Presentation on theme: "Social Studies can be SPECtacular Anthony J Fitzpatrick Vice President for Professional Development Services The American Institute for History Education."— Presentation transcript:
Social Studies can be SPECtacular Anthony J Fitzpatrick Vice President for Professional Development Services The American Institute for History Education
Looking for SPECs in your classroom: State standards, textbook objectives, and writing outlines are almost always written in a form of SPEC or other helpful anagrams. So what is it?
SPEC Social – Having to do with people in groups, their living together, includes issues such as gender, economic status, and ethnicity. Political – Having to do with gaining, seeking, and organizing power, events related to the function of government: making laws, enforcing laws, and interpreting laws. Economic – Having to do with how people meet their basic material needs; the production, distribution, and consumption of goods and services; includes such issues as domestic and international trade, monetary policies, and taxation. Cultural – Having to do with the technology, arts, and institutions of a given group of people at a given time. It is a tangible representation of interactions.
You don’t have to capitalize the C Often the most confusing theme is Culture as students may confuse it with Social. It’s quite acceptable to use SPE first until they get the SPEcial nuance that separates social and cultural.
Disclaimer 2 Are you limited to SPEC? – ABSOLUTELY NOT! There are other themes appropriate to bring into your classroom (Geography, Religion as example) SPEC is just a wonderful starting point, and very versatile. There are ways to introduce the other themes while keeping SPEC as the foundation.
Grade Levels Students of ALL ages and grade levels can begin to investigate SPEC in thoughtful and meaningful ways. The key is to engage the standards in different ways, scaffold the skill and then spiral it so keeps unlock deeper meaning.
We need a formula! Other subject areas have formulas to help students “show their work” and have a path to figure our problems. History and Social Studies can be considered in the same way...
Let’s try it out: Generate ideas and find the SPECs 1. Name a figure or event central to the content: – Abraham Lincoln 2. Call out anything you know about Abraham Lincoln.
Now: Let’s take the list and use SPEC to categorize and organize our answers.
The result: Absent of an initial clear vision of considering Abraham Lincoln– armed with SPEC – students will be able to approach content with a plan in order to use what they know to formulate a response.
Get out your SPECtacles. Let’s examine some primary source documents for some SPECifics.
Let’s move it past just the generation of ideas... Graphic Organizers. Scavenger Hunts. Extension into an interactive notebook. Make generalizations that will lead to... THE WRITING PROCESS!
TOPIC S P E C Information
The Table Top:
SPECulate In need of a conclusion that doesn’t “tell me what you told me” – have the students take a calculated risk!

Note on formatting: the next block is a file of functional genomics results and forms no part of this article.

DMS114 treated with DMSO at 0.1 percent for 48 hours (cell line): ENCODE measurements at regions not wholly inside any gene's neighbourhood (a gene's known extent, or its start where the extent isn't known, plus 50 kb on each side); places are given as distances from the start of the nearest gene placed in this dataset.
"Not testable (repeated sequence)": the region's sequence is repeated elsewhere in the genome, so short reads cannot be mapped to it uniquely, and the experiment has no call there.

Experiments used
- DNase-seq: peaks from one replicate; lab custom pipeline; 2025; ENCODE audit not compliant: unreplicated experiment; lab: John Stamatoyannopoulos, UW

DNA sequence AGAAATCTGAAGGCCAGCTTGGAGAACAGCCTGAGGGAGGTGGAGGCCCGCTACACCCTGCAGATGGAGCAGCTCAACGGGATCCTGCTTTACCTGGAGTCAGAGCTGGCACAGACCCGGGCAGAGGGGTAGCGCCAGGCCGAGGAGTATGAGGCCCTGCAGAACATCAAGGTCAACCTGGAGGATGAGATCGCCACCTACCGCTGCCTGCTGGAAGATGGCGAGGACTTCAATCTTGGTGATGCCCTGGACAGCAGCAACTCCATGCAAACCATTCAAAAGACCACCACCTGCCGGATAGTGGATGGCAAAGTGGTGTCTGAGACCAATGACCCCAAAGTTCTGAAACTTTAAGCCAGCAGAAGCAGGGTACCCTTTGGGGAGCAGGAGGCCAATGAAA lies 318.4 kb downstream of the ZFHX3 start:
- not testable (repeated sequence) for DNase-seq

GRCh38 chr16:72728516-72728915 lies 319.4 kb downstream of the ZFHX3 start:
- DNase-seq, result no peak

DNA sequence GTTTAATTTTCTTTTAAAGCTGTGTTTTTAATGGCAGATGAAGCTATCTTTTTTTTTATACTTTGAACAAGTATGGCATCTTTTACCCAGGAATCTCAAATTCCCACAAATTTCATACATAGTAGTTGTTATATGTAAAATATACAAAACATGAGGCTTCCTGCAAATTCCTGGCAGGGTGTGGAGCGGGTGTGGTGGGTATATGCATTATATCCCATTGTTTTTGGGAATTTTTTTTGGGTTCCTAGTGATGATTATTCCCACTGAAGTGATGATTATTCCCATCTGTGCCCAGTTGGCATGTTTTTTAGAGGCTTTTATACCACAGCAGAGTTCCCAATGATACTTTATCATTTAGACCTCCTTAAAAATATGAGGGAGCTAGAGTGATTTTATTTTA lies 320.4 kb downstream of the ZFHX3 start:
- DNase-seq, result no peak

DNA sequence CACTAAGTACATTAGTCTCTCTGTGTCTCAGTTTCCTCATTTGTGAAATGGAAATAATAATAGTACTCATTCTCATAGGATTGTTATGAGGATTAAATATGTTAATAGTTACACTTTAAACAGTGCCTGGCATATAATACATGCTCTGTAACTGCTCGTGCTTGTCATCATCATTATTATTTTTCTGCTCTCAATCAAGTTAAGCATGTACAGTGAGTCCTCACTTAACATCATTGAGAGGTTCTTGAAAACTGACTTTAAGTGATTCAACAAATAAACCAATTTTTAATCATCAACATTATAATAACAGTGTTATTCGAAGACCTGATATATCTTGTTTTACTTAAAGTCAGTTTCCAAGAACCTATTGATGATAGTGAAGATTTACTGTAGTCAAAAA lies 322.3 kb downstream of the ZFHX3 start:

What is the goal? Have students providing a broad SPECtrum of thesis statements and conclusions that show their content mastery and their historical thinking capabilities.
You Wanna Pizza Me? Anthony Fitzpatrick The American Institute for History Education Teaching with SPECial toppings!
What on Earth? Our Objectives: – Generate a TON of content concerning various persons, events, and/or institutions. – Categorize this information in a fun and create way. – Use the things we learned today! – Create a foundation for a project or extended writing assignment.
Supplies: Pizza box for each student or group of students. Plastic ziplock bag to hold the ingredients. Crayons or markers (colored Pencils work too) Tape of Glue stick Blank White Paper Scissors Oak tag shapes for tracing.
Content Instructions: Let’s generate a list of facts pertaining to certain places, groups of people etc: – This might work great with the different members of Lincoln’s cabinet – Famous abolitionists, proponents of slavery, the different states involved in Western Expansion.
Now lets begin to categorize these facts with some shapes! We’re going to use the ingredients that we encounter in our lives: – The pizza and toppings! Each fact will get a shape that represents a different category!
Using white paper; draw an empty pizza crust (a circle really )
Crust ( draw or glue a pic of face)
Sample Categories: Eggplant- Economic Sausage – Social Pepperoni – Political Cheese – Cultural Garlic – Geographic Chicken – Cultural
That’s right... Don’t be afraid to fish in the “C” of cultural contributions... Are there any writings, songs, movies, videos or other tangible products that this person has contributed?
Write the facts on the pieces This is a great place for learning as students will be discussing content and relating them to themes that they’ve encountered in their class
Once we’re done categorizing out facts: Place them on the pizza.
Shut the lid of the Pizza Box: Use the label to mark which themes you’ve hit. Then draw or place a picture on the top of the box with the corresponding dates.
What you’ll have... A wonderful and fun organizational tool for students to be able to refer back to if you’d like to extend the assignment into something more formal.
Let’s try this in groups!!!
What are we going to examine today?
What we will cover today. That’s Right! We’re going to have a Pizza Party that engages our SPECial toppings!
What goes on your Pizza Social PoliticalEconomic Cultural
Be sure to label your Pizza
SPECial toppings on your Pizza! Is there anything interesting or unique that you could add on to your pizza to complicate or highlight the topic?
And now it’s ready for delivery! A balanced look at an element central to the content that has been examines through the SPECtacles of history to be served at the doorstep of your students!